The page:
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September 17, 2021

Drug testing on miniatured livers

The Kazuo Takayama lab shows the benefits of a particular polymer in drug discovery research.

Before a drug is approved for patient use, not only must its effectiveness be confirmed, but so too its safety. Liver toxicity is one of the most important safety tests conducted, because the liver is the organ responsible for metabolizing the drug. In collaboration with AGC Inc., CiRA Junior Associate Professor Kazuo Takayama and colleagues report a new liver-on-a-chip made of tetrafluoroethylene-propylene (FEPM) that offers higher accuracy for these tests.

Before it receives approval for use in patents, a typical drug will have cost several hundreds of millions of dollars for research and development. To lower this cost, researchers have developed organ-on-a-chip technology. An organ-on-a-chip is smaller than a finger and usually made of a polymer, which allows it to be manufactured into different shapes.

Inside the chip are cells and other components that make up the organ. In the case of liver-on-a-chip, this content, Takayama explains, has to recreate the real liver environment.

"To be a reliable assay for liver toxicity, the liver-on-a-chip needs to recapitulate the fluid sheer stress and mechanical strain the cells experience in the liver," he said.

Polydimethylsiloxane, or PDMS, is the most commonly used polymer for liver-on-a-chip manufacturing, because it is colorless, allowing scientists to see the cells easily; it is moldable, allowing it to form just about any desired shape; and finally, it is cheap. However, it also absorbs small drug molecules.

"Understanding what doses are safe is paramount for drug testing. Because of its absorption properties, PDMS may report tolerances that are too high," continued Takayama.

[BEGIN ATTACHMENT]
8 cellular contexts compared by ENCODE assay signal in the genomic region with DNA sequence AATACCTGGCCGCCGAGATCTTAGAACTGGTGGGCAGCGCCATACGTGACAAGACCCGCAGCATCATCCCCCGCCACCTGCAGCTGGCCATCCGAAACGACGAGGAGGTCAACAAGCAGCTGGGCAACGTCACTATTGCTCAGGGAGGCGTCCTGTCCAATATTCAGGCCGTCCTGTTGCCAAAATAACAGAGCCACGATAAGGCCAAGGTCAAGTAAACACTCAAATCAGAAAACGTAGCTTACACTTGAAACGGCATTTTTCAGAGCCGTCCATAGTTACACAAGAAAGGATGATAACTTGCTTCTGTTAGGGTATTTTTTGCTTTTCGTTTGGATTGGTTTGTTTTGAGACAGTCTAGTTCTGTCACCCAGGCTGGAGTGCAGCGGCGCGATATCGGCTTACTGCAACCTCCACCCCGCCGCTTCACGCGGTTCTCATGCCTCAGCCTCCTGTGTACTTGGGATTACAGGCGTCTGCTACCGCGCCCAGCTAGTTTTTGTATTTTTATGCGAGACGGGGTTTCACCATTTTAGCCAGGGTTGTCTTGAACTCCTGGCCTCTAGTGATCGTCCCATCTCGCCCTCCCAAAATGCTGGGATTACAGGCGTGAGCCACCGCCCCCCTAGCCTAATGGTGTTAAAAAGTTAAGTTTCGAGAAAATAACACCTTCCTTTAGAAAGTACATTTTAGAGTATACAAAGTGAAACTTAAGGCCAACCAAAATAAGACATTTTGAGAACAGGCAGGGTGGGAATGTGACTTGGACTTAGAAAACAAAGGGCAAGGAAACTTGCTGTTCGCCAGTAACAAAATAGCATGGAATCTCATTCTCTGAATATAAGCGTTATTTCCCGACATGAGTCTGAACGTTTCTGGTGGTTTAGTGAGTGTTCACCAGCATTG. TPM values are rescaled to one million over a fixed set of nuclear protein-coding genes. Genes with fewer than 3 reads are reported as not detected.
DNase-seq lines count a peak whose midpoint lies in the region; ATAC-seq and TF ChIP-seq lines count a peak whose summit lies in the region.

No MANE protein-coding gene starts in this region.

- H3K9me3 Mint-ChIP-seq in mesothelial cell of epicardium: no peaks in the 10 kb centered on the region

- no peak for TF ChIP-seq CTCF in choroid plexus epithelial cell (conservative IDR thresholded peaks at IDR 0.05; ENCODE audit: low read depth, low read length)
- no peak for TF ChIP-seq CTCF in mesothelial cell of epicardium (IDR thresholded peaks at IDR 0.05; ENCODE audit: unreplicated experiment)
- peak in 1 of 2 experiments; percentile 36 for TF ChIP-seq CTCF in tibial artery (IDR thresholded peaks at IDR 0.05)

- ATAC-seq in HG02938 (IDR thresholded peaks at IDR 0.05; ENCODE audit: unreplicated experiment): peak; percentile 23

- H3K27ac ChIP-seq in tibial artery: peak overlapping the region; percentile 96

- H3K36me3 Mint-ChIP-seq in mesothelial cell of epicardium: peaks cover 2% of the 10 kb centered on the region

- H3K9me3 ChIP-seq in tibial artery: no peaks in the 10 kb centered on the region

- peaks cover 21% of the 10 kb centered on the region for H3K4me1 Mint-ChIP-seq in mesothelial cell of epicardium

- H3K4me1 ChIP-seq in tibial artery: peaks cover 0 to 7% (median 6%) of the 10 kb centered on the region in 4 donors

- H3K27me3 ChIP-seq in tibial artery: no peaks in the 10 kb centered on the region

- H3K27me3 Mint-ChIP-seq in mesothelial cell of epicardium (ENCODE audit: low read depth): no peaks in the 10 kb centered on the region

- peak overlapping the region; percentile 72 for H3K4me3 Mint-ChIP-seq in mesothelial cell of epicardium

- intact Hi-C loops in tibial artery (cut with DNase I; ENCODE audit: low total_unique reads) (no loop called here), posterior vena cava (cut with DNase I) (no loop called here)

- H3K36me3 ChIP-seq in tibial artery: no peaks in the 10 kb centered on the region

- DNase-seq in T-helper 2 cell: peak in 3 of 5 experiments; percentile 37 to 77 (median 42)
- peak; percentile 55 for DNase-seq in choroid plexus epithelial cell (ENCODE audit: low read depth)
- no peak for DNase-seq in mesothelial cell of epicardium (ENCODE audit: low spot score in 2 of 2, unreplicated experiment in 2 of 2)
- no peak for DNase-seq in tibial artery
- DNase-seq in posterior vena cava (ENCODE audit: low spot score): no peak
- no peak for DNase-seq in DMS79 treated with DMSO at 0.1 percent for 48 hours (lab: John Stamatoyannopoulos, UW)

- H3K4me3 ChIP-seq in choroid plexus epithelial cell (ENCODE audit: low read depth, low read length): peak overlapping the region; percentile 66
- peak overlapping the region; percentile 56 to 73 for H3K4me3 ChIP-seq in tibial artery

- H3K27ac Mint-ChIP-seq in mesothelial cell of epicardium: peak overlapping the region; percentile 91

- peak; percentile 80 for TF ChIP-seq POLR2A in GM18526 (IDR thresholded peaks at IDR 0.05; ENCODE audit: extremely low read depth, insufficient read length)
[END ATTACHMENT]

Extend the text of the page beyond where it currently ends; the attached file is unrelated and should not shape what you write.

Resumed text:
In other words, because PDMS absorbs the drug, scientists may overestimate the effective or toxic dose.

In search of an alternative material, Takayama and his colleagues settled on FEPM. This polymer is also moldable but is less absorptive of drug molecules than PDMS. However, it had never been used in a liver-on-a-chip.

Coumarin is a natural compound found in cinnamon and has several positive health attributes including anti-inflammation and anti-hypertension. At the same time, excessive intake can damage the liver. The FEMS liver-on-a-chip prepared in the new study showed a toxicity level that was 10 times less than that found with the PDMS liver-on-a-chip.

Additionally, the metabolite levels of two drugs, midazolam and bufuralol, were maintained after four hours in the FEMS liver-on-a-chip but nearly vanished in the PDMS liver-on-a-chip, demonstrating the different absorption levels of the two polymers.

Together, Takayama argues that liver-on-a-chip technology may benefit by adopting FEMS as the polymer. However, he also recognizes more study is needed.

"This is only a preliminary study to show the viability of FEMS liver-on-a-chip. More drugs should be tested before deciding how widely we can apply it to drug research," he said.

Paper Details
  • Journal: ACS Omega
  • Title: Generation of Tetrafluoroethylene-Propylene Elastomer-Based Microfluidic Devices for Drug Toxicity and Metabolism Studies
  • Authors: Emi Sano1,2, Sayaka Deguchi1,3, Naoki Matsuoka4, Masahiro Tsuda5, Mengyang Wang1,
    Kaori Kosugi1,2, Chihiro Mori2, Keisuke Yagi4, Aya Wada4, Shinsuke Yamasaki4, Tsuyoshi Kawai4, Masahide Yodogawa4, Hiroyuki Mizuguchi3, Norhito Nakazawa4, Fumiyoshi Yamashita5,
    Yu-suke Torisawa2, and Kazuo Takayama1
  • Author Affiliations:
    1. Center for iPS Cell and Application (CiRA), Kyoto University, Kyoto, Japan
    2. Department of Micro Engineering, Kyoto University, Kyoto, Japan
    3. Graduate School of Pharmaceutical Sciences, Osaka University, Osaka, Japan
    4. AGC Inc., Tokyo, Japan
    5. Graduate School of Pharmaceutical Sciences, Kyoto University, Kyoto, Japan
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